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Almost a quarter of survey respondents said they will visit malls more often in the next 12 months.   © Reuters
FT Confidential Research

Shopping malls boom as Filipinos shrug off inflation

Higher wages and remittances give retailers a lift: FTCR

In the Philippines, shopping malls are more than just places to shop, eat, and watch movies. Filipinos also flock to them to pay utility bills and deal with government bureaucracy. Despite high inflation, FT Confidential Research expects malls to remain a lucrative business due to greater take-home pay and growth in both the call center industry and money sent home from abroad.

FTCR's fourth-quarter 2017 survey of 1,000 urban Filipinos confirmed their attachment to malls. The survey showed that 11% of respondents visit malls every day, the most across the ASEAN-5 economies.

Almost a quarter of our respondents will visit malls more often in the next 12 months, with 68% saying that the frequency of their visits will remain the same. Slightly more than a quarter also said that they would spend more in malls, while almost half said their spending would remain the same.

This suggests that Filipino shoppers are not worried by a weakening peso, currently at an 11-year low against the dollar, or higher inflation, which in February breached the central bank's 2-4% annual target. Inflation is rising because the weak peso makes imported goods such as fuel more expensive, but also because of the rise in the price of domestically produced foods such as rice, of which there is a low supply.

The strong performance of two pillars of the Philippine economy, remittances and business process outsourcing, justify consumer optimism. Although the weak peso has increased the cost of imported products, it has also boosted the purchasing power of money sent home from abroad. Overseas Filipino workers sent home $31.3 billion in 2017, 5.3% more than the previous year, beating the central bank's projection of 4% growth. The sector has started 2018 strongly, with 10.4% year-on-year growth in January.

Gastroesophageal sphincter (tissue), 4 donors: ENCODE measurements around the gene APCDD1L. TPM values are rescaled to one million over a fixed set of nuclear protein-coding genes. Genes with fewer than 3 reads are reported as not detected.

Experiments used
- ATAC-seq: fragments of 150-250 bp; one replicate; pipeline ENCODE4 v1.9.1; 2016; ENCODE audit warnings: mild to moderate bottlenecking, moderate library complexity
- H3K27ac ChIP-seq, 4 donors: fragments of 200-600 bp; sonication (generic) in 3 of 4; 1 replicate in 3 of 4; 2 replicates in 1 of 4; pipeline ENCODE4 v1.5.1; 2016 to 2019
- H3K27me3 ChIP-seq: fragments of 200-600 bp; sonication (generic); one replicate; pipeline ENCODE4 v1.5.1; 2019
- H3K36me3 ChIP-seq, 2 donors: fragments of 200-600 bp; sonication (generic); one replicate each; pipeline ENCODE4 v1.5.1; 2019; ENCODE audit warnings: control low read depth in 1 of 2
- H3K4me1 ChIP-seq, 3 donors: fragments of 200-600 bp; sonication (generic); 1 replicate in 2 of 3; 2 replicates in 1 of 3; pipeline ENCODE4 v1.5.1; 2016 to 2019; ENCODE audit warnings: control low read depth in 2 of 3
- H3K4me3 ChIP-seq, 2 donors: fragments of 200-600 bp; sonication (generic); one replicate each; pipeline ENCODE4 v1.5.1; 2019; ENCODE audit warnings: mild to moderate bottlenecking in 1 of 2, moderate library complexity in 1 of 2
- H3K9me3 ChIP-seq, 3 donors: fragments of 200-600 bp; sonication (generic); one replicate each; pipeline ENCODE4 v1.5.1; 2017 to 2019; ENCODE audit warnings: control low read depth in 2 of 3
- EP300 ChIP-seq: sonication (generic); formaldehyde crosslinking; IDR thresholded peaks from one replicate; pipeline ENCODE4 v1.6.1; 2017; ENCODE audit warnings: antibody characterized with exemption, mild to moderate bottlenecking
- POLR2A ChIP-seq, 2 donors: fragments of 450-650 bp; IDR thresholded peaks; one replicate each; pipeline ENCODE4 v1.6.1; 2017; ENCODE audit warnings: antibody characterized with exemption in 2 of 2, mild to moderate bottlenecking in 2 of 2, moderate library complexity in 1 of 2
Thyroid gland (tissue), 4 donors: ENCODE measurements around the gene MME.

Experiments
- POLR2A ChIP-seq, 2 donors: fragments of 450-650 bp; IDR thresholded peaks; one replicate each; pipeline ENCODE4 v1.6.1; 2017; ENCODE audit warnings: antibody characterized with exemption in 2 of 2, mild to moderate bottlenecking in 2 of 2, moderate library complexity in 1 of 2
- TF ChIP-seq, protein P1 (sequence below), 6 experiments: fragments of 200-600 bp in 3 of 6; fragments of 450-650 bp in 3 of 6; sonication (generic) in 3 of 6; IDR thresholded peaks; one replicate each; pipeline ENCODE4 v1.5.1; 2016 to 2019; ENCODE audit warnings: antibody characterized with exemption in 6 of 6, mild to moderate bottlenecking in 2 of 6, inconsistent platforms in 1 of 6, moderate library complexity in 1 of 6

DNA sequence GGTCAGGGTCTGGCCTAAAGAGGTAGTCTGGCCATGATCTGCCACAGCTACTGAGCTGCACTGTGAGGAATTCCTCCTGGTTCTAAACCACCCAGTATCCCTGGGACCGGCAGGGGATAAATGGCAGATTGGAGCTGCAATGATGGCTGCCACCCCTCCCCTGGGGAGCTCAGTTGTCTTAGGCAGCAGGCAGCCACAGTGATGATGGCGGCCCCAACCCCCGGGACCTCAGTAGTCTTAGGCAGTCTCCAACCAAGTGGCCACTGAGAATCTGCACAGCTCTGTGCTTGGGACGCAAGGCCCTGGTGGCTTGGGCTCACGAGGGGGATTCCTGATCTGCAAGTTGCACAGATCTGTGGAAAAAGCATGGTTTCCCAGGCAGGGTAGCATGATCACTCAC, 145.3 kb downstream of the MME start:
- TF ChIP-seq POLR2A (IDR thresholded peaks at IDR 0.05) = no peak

Outsourcing earnings, meanwhile, grew 9.6% year on year in 2017, slower than the previous year's 12.8% growth but still in line with industry expectations. The growth rate was achieved despite a sharp decline in new investment in 2017, which we expect to pick up this year.

A tax-reform law that took effect in January increased the take-home pay of middle-income workers. Come December, the law will also raise the threshold on nontaxable Christmas bonuses, giving consumers more money to spend during the holidays.

Big domestic corporations dominate mall ownership in the Philippines. As of 2017, family-owned conglomerates such as SM Investments and Ayala operated 185 malls, employing nearly 700,000 people. They are opening 22 new malls this year, mostly outside Metro Manila.

The two biggest mall owners have enjoyed healthy growth in the past several years and new shopping centres will boost revenues this year.

Mall operators are also finding new ways to attract visitors. For example, SM is building call center offices beside its malls to make it easy for their employees to pop in and spend.

The opening of more shopping complexes this year shows that big companies think Filipinos would rather shop in malls than online. The Philippine Retailers Association estimates that only about 1% of total retail sales came from e-commerce in 2017. We think the lack of a reliable and secure cashless payment system and an inefficient delivery system will limit the appeal of online shopping in the near term.

Government threat

Despite the healthy outlook, mall owners face a threat from President Rodrigo Duterte's retail-sector liberalisation plan, which is widely expected to take effect this year. The government hopes to boost competition by lowering from $2.5m to $200,000 the amount that foreign retailers must invest to establish a local business. Local retailers are concerned that a more liberalised industry would trigger an influx of cheap, lower quality Chinese retail products, commonly now found in smaller malls owned by smaller corporations. Malls owned by large corporations that typically cater for middle- or upper-income consumers are unlikely to face an immediate threat. Over time, however, such corporations could find it more difficult to create a new revenue base by attracting low-income customers from smaller malls.

This article was first published by FT Confidential Research.

FT Confidential Research is an independent research service from the Financial Times, providing in-depth analysis of and statistical insights into China and Southeast Asia. A team of researchers in these key markets combine findings from proprietary surveys with on-the-ground research to provide predictive analysis for investors.

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